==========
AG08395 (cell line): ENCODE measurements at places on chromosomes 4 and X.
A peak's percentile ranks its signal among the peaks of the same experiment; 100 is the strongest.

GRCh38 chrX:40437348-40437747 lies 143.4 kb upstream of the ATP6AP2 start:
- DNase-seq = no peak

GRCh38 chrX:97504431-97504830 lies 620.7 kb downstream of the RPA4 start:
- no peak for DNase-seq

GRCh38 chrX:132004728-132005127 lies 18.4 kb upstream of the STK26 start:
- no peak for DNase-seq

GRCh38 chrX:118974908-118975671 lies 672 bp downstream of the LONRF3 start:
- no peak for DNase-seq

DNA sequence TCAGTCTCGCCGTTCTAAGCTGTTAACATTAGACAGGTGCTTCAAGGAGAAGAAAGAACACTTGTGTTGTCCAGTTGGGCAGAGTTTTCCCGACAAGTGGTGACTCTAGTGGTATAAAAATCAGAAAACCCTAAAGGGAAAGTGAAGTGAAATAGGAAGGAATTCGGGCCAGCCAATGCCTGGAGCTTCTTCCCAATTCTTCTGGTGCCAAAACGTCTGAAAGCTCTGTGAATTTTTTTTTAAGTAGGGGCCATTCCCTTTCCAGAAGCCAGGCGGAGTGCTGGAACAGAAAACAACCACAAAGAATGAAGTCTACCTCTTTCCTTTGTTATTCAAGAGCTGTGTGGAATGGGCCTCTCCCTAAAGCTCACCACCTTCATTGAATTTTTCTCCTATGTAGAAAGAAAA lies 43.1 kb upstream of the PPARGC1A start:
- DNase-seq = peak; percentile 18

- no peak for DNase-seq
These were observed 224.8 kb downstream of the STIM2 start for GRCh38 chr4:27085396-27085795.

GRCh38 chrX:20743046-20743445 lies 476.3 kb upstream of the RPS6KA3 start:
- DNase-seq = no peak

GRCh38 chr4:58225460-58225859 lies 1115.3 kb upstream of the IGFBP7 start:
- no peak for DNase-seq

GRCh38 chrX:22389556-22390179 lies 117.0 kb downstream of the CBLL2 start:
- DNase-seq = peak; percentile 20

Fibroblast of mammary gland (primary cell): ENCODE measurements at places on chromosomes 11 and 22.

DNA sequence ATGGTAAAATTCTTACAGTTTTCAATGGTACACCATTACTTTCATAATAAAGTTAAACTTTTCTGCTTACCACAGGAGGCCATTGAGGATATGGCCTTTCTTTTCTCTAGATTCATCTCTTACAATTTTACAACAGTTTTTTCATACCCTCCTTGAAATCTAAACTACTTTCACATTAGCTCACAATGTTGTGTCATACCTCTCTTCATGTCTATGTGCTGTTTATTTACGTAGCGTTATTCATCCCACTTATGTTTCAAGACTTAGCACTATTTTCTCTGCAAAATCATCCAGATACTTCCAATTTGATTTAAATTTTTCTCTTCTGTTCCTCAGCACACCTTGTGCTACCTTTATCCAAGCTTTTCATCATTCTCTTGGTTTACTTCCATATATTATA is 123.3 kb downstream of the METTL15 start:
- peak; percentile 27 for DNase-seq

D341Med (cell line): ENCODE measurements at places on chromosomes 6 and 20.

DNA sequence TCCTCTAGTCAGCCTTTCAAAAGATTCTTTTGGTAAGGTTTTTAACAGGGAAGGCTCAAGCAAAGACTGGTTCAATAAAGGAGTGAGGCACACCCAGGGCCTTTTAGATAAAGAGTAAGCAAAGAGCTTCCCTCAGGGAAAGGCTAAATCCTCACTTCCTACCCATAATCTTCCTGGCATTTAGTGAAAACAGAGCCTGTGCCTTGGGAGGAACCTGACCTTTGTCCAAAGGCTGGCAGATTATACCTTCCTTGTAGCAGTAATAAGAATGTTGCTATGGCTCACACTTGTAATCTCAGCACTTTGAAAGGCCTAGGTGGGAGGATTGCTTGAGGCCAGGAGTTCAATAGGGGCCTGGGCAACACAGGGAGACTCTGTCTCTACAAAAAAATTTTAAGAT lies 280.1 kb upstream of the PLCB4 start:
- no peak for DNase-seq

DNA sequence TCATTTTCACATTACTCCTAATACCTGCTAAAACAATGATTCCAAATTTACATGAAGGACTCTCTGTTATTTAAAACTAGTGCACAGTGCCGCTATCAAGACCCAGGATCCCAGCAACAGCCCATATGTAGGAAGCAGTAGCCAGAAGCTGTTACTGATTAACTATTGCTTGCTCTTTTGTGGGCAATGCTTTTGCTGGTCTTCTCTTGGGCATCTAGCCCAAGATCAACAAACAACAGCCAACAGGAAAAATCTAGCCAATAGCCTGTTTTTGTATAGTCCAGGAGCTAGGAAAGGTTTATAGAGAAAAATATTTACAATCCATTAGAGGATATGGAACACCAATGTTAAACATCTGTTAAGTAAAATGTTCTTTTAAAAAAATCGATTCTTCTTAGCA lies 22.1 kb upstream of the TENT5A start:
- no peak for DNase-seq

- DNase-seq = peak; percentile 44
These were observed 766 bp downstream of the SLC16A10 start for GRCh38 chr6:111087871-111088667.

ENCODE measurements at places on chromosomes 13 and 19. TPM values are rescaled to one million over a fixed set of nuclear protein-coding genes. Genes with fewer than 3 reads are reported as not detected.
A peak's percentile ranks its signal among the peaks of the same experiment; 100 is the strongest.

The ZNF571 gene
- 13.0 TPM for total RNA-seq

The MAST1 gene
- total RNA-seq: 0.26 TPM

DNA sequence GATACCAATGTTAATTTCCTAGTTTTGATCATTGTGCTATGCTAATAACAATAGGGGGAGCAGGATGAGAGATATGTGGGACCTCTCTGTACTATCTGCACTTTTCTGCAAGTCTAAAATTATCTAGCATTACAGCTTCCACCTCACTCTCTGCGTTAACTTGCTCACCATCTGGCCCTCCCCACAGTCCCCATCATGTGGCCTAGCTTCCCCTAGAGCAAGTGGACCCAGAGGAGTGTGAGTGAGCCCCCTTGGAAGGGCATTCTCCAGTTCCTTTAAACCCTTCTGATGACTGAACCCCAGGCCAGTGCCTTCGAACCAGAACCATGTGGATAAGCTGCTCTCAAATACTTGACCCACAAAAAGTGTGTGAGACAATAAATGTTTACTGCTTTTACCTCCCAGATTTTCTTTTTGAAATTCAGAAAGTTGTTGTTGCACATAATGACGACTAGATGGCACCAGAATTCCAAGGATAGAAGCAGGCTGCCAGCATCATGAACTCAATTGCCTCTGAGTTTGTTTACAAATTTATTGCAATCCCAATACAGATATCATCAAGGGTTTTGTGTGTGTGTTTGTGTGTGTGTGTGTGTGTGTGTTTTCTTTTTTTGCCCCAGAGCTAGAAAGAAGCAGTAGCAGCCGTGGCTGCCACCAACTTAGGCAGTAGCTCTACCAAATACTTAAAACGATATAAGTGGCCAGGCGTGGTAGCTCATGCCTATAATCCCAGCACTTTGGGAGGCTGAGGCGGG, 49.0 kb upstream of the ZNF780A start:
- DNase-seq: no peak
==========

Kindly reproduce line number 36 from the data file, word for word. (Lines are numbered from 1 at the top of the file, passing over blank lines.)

- total RNA-seq: 0.26 TPM